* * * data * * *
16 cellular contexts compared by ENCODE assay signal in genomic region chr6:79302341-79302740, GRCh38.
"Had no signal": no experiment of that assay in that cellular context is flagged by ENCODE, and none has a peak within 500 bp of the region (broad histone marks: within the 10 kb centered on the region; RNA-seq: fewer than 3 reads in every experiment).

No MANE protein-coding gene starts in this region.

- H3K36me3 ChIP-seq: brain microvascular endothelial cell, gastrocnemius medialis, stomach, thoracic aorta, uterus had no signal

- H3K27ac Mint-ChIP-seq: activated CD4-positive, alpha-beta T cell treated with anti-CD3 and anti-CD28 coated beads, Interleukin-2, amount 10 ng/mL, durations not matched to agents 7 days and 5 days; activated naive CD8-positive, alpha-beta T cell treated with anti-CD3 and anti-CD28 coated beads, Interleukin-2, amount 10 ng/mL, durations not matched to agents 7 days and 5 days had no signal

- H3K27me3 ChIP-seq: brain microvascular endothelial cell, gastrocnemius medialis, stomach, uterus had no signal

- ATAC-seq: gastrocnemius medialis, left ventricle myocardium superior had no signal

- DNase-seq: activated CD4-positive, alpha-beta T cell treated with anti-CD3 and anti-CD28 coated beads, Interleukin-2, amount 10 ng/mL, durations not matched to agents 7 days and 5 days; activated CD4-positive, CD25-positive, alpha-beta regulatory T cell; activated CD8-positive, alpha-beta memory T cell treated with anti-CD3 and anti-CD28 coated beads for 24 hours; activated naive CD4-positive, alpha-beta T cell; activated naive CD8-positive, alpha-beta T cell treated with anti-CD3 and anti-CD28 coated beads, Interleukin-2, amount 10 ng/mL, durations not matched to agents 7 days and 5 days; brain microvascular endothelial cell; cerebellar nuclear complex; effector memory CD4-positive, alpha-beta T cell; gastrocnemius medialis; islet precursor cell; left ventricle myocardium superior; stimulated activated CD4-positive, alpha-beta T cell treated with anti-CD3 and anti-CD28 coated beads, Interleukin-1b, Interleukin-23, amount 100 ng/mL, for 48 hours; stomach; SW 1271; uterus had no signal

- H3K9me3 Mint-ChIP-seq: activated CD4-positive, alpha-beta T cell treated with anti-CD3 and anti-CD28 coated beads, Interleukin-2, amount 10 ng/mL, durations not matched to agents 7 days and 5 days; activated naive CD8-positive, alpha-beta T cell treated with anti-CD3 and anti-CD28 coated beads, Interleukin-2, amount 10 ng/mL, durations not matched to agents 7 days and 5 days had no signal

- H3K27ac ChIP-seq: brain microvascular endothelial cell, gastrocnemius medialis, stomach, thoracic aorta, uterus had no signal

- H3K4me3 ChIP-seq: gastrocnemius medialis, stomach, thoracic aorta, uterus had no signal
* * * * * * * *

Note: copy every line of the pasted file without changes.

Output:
16 cellular contexts compared by ENCODE assay signal in genomic region chr6:79302341-79302740, GRCh38.
"Had no signal": no experiment of that assay in that cellular context is flagged by ENCODE, and none has a peak within 500 bp of the region (broad histone marks: within the 10 kb centered on the region; RNA-seq: fewer than 3 reads in every experiment).

No MANE protein-coding gene starts in this region.

- H3K36me3 ChIP-seq: brain microvascular endothelial cell, gastrocnemius medialis, stomach, thoracic aorta, uterus had no signal

- H3K27ac Mint-ChIP-seq: activated CD4-positive, alpha-beta T cell treated with anti-CD3 and anti-CD28 coated beads, Interleukin-2, amount 10 ng/mL, durations not matched to agents 7 days and 5 days; activated naive CD8-positive, alpha-beta T cell treated with anti-CD3 and anti-CD28 coated beads, Interleukin-2, amount 10 ng/mL, durations not matched to agents 7 days and 5 days had no signal

- H3K27me3 ChIP-seq: brain microvascular endothelial cell, gastrocnemius medialis, stomach, uterus had no signal

- ATAC-seq: gastrocnemius medialis, left ventricle myocardium superior had no signal

- DNase-seq: activated CD4-positive, alpha-beta T cell treated with anti-CD3 and anti-CD28 coated beads, Interleukin-2, amount 10 ng/mL, durations not matched to agents 7 days and 5 days; activated CD4-positive, CD25-positive, alpha-beta regulatory T cell; activated CD8-positive, alpha-beta memory T cell treated with anti-CD3 and anti-CD28 coated beads for 24 hours; activated naive CD4-positive, alpha-beta T cell; activated naive CD8-positive, alpha-beta T cell treated with anti-CD3 and anti-CD28 coated beads, Interleukin-2, amount 10 ng/mL, durations not matched to agents 7 days and 5 days; brain microvascular endothelial cell; cerebellar nuclear complex; effector memory CD4-positive, alpha-beta T cell; gastrocnemius medialis; islet precursor cell; left ventricle myocardium superior; stimulated activated CD4-positive, alpha-beta T cell treated with anti-CD3 and anti-CD28 coated beads, Interleukin-1b, Interleukin-23, amount 100 ng/mL, for 48 hours; stomach; SW 1271; uterus had no signal

- H3K9me3 Mint-ChIP-seq: activated CD4-positive, alpha-beta T cell treated with anti-CD3 and anti-CD28 coated beads, Interleukin-2, amount 10 ng/mL, durations not matched to agents 7 days and 5 days; activated naive CD8-positive, alpha-beta T cell treated with anti-CD3 and anti-CD28 coated beads, Interleukin-2, amount 10 ng/mL, durations not matched to agents 7 days and 5 days had no signal

- H3K27ac ChIP-seq: brain microvascular endothelial cell, gastrocnemius medialis, stomach, thoracic aorta, uterus had no signal

- H3K4me3 ChIP-seq: gastrocnemius medialis, stomach, thoracic aorta, uterus had no signal